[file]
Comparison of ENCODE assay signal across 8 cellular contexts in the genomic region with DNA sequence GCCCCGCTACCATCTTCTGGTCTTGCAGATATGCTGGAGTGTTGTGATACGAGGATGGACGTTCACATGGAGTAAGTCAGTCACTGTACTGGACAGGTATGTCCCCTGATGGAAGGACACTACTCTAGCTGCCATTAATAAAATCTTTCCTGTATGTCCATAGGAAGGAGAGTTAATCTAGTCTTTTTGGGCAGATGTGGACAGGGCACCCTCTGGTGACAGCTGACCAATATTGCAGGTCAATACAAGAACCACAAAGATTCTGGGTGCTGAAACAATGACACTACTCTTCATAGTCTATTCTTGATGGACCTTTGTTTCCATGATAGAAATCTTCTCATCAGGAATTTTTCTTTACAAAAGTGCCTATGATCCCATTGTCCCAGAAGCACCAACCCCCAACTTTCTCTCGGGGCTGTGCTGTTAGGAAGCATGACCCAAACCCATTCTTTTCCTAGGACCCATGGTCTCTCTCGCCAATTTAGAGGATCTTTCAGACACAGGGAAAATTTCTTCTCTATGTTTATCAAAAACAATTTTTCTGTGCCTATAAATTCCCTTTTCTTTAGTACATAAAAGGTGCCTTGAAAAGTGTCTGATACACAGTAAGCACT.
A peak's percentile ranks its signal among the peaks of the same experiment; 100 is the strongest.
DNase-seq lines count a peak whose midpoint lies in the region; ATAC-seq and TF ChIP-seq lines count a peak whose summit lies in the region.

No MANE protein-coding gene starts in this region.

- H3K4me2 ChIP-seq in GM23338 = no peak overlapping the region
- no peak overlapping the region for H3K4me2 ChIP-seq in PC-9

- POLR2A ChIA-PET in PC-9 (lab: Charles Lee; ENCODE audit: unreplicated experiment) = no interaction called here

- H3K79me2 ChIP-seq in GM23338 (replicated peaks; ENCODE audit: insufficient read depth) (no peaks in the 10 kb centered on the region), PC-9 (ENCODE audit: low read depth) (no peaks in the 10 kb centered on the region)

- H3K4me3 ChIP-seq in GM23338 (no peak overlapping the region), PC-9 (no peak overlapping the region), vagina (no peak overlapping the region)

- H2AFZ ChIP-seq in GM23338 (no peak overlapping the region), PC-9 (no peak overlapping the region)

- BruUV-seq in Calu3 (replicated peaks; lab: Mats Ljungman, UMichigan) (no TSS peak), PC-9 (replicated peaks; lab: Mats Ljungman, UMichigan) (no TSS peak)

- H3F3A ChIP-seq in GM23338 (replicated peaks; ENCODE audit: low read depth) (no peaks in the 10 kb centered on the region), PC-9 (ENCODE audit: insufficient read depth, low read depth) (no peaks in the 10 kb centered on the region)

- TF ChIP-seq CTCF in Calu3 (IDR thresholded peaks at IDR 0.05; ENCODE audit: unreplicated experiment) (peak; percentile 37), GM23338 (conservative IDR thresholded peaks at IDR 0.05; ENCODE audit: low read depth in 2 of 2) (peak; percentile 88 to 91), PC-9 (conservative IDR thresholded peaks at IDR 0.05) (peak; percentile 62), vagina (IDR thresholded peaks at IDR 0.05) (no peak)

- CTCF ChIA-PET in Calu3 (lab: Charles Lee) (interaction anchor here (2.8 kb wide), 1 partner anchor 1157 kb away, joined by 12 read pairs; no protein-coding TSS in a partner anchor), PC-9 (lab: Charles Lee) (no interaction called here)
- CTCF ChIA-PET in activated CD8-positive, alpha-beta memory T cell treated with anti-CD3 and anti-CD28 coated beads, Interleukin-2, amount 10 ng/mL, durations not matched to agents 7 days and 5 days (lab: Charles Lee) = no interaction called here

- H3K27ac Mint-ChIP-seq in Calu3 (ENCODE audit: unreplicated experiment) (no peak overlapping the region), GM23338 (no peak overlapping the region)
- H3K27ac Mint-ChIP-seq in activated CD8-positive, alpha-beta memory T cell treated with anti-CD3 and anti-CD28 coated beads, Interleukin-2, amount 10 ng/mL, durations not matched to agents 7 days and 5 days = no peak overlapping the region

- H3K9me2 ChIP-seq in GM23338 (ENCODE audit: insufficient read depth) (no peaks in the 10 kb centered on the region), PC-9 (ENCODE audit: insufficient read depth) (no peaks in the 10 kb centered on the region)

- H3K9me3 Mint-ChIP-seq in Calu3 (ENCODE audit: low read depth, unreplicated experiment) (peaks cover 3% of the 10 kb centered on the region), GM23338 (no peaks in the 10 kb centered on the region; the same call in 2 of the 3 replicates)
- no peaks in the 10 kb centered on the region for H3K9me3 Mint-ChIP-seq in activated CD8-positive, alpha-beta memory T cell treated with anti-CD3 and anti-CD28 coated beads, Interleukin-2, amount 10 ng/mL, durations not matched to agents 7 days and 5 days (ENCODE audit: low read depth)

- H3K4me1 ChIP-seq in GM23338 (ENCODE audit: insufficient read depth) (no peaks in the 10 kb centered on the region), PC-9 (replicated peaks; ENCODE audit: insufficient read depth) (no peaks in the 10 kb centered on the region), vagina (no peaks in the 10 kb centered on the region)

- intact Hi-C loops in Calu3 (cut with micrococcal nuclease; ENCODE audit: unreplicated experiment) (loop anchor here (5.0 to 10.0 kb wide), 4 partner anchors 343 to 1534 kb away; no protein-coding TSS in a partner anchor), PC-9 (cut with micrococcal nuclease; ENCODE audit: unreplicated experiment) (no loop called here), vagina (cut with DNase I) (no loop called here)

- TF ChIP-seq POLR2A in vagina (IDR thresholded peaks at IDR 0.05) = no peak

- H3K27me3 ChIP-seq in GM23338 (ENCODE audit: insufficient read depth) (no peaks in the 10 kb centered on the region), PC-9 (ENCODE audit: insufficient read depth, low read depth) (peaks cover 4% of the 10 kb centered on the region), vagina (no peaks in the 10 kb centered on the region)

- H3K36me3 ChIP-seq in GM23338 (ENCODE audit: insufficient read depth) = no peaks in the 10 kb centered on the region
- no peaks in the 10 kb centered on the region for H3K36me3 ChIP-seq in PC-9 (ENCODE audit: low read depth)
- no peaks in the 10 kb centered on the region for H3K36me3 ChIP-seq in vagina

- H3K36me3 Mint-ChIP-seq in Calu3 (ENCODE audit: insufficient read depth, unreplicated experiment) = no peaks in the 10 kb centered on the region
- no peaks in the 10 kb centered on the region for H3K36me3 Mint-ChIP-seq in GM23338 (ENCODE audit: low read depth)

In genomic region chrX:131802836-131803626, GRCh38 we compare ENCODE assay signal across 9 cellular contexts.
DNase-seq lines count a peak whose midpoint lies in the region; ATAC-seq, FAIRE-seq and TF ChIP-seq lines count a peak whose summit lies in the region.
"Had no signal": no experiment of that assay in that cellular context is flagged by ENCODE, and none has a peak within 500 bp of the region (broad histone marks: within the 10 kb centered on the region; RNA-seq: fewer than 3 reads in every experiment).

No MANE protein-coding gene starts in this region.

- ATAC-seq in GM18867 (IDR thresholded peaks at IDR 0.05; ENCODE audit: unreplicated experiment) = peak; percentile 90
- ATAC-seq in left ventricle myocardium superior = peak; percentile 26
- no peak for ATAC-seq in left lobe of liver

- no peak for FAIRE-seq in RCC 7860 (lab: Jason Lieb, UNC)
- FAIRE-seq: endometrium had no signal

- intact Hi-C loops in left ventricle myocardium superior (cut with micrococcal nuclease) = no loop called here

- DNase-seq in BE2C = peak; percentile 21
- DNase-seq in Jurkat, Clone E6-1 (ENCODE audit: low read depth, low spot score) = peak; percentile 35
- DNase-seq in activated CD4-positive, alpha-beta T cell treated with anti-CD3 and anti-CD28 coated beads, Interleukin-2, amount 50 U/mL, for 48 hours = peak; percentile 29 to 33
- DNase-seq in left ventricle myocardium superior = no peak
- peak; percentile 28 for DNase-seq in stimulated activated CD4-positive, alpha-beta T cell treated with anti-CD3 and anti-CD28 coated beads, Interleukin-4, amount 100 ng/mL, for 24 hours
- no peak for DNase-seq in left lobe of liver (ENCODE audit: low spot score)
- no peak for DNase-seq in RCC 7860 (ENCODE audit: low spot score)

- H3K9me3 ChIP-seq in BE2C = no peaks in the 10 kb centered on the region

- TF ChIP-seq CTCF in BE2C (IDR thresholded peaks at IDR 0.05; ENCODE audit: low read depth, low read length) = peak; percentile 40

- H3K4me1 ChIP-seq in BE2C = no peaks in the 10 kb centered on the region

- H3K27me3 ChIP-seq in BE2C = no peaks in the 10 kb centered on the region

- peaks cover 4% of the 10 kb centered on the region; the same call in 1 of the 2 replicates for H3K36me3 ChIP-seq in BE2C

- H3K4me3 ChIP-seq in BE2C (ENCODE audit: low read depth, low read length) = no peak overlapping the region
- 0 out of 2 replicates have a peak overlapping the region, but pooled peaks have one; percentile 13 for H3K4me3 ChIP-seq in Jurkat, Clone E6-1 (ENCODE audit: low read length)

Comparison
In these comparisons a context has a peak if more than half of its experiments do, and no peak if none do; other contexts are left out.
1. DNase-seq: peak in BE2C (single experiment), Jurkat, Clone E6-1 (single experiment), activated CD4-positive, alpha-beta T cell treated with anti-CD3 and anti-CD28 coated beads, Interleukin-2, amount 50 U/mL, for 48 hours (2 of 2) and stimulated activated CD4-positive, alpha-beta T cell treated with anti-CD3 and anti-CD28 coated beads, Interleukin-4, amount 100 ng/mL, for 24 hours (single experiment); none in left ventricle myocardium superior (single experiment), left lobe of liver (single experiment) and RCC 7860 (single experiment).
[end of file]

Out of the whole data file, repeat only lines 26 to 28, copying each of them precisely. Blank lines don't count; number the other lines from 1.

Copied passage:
- no peaks in the 10 kb centered on the region for H3K36me3 ChIP-seq in PC-9 (ENCODE audit: low read depth)
- no peaks in the 10 kb centered on the region for H3K36me3 ChIP-seq in vagina

- H3K36me3 Mint-ChIP-seq in Calu3 (ENCODE audit: insufficient read depth, unreplicated experiment) = no peaks in the 10 kb centered on the region